Are you familiar with the Availability Equation? In a nutshell, this equation shows how the total time needed to restore an application to usability is equal to the time required to detect that an application is experiencing a problem plus the time required to perform a recovery action:
TRESTORE = TDETECT + TRECOVER
The equation introduces the key concepts of high availability (HA): clustering, problem detection, and subsequent recovery. HA solutions monitor the health of business application components; when problems are detected, these solutions act to restore them to service. The objective of deploying an HA solution is to minimize downtime.
Reducing detection and recovery times are two important tasks of any HA solution that you choose to deploy. Today’s applications are combinations of technologies: servers, storage, network infrastructure, and so on. When reviewing your HA options, be certain that you understand the technologies that each solution uses to detect and recover from all outage types. Each technology has a direct impact on service restoration times.
One technology that is crucial to providing the fastest possible restoration time is known as local detection and recovery (aka service-level problem detection and recovery). In a basic clustering solution, servers are connected and configured such that one or more servers can take over the operations of another in the event of a server failure. The server nodes in the cluster continuously send small data packets, often called heartbeat signals, to each other to indicate that they are “alive”.
In simple clustered environments, when one server stops generating heartbeats, other cluster members assume that this server is down and begin the process of taking over responsibility for that server’s domain of operation. This approach is adequate for detecting failure at the server level. But unless problems cause the interruption or cessation of heartbeat signals, server-level detection is inadequate. More than that, it can actually magnify the extent and impact of an outage.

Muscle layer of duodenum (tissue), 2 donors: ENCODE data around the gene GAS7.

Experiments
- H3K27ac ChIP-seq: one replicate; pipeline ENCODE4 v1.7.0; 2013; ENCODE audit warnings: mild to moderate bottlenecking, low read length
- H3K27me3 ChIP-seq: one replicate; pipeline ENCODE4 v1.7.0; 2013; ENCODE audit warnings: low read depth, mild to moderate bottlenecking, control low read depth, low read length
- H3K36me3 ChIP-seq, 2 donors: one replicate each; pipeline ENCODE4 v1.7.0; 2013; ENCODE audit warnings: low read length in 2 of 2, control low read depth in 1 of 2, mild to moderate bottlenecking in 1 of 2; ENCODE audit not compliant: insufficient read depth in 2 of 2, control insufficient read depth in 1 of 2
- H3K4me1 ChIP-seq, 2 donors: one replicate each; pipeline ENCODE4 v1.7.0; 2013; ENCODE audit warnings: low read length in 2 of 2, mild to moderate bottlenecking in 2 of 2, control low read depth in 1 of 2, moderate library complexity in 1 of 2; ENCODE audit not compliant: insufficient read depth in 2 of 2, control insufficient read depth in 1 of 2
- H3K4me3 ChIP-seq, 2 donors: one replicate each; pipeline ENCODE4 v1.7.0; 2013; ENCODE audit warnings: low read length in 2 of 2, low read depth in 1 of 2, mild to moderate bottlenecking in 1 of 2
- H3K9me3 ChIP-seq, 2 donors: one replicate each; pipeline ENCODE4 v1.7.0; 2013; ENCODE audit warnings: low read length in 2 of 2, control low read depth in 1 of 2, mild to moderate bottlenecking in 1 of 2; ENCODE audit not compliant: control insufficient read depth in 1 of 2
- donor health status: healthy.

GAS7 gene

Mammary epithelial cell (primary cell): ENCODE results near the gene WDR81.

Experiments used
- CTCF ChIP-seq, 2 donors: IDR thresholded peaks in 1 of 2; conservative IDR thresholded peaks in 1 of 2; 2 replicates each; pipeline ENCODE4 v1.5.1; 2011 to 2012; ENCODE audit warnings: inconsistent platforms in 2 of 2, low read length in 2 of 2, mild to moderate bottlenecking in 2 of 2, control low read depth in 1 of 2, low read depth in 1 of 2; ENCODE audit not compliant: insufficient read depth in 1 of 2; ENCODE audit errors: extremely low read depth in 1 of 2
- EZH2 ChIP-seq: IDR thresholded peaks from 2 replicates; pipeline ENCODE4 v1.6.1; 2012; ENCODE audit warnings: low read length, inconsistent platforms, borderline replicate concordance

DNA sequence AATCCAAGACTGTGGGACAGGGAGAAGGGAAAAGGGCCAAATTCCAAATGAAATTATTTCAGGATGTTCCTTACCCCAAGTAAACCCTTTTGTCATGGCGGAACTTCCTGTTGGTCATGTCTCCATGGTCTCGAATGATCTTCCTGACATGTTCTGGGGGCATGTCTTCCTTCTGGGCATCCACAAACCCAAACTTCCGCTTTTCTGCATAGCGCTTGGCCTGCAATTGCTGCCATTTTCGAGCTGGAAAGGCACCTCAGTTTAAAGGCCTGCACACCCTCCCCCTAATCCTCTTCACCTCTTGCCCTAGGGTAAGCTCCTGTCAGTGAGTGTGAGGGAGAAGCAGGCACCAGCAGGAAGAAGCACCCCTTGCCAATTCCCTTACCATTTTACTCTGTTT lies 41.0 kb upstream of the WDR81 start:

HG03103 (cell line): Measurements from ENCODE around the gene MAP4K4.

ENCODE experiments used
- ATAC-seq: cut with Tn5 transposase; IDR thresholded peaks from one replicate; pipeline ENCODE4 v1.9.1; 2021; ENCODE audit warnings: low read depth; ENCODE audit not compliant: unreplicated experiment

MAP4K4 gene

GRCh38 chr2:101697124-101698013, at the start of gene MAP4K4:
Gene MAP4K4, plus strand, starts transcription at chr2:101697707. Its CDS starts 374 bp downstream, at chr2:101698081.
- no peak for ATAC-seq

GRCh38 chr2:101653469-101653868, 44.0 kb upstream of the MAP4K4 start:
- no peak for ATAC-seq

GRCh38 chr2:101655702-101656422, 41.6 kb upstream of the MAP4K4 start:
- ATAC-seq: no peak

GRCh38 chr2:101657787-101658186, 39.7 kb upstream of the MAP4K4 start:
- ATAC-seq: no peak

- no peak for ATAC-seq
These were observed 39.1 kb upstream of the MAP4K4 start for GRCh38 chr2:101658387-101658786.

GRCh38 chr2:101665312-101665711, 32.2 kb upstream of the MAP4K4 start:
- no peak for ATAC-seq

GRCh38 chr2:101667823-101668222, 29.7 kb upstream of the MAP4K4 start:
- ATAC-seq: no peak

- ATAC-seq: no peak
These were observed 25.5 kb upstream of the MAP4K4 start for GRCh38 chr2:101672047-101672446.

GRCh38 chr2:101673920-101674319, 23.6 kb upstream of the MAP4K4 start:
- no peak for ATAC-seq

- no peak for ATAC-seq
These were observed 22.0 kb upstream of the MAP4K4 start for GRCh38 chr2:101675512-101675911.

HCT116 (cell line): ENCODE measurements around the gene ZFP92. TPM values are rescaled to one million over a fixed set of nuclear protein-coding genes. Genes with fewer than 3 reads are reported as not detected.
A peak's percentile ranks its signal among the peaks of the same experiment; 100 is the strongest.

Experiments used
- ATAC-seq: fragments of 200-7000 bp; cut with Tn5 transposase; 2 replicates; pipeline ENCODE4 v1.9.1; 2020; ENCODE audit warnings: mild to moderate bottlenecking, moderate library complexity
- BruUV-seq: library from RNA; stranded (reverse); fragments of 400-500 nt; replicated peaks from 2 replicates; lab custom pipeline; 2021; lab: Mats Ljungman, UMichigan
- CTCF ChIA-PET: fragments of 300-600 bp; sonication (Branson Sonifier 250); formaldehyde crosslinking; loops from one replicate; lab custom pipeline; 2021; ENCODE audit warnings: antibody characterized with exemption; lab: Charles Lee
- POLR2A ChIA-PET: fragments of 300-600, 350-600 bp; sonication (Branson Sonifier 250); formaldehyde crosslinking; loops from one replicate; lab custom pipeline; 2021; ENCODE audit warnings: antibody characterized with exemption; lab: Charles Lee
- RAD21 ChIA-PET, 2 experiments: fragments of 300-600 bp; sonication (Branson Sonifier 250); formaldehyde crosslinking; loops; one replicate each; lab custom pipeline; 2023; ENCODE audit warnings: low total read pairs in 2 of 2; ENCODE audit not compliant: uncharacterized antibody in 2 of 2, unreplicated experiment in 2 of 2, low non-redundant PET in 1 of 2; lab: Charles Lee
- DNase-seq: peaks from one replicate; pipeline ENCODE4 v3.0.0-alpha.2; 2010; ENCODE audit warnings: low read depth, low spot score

For example, if Apache processes hang, the server may still send heartbeats — even though the Web server subsystem has ceased to perform its primary function. Rather than restart the Apache subsystem on the same or a different server, a basic server-level clustering solution would restart the entire software stack of the failed server on a backup server, thereby causing interruption to users and extending recovery time.
Using local detection and recovery, advanced clustering solutions deploy health-monitoring agents within individual cluster servers, to monitor individual system components such as a file system, a database, user-level application, IP address, and so on. These agents use heuristics that are specific to the monitored component. Therefore, the agents can predict and detect operational issues and then take the most appropriate recovery action. Often, the most efficient recovery method is to stop and restart the problem subsystem on the same server.
By detecting failures at a more granular level than simply by observing server-level heartbeats, and by enabling recovery within the same physical server, the time to restore an application to user availability can be greatly reduced. Solutions such as the SteelEye Protection Suite for Linux from SIOS provides this level of detection and recovery for your environment. Make certain that whichever HA solution you deploy can also support local detection and recovery.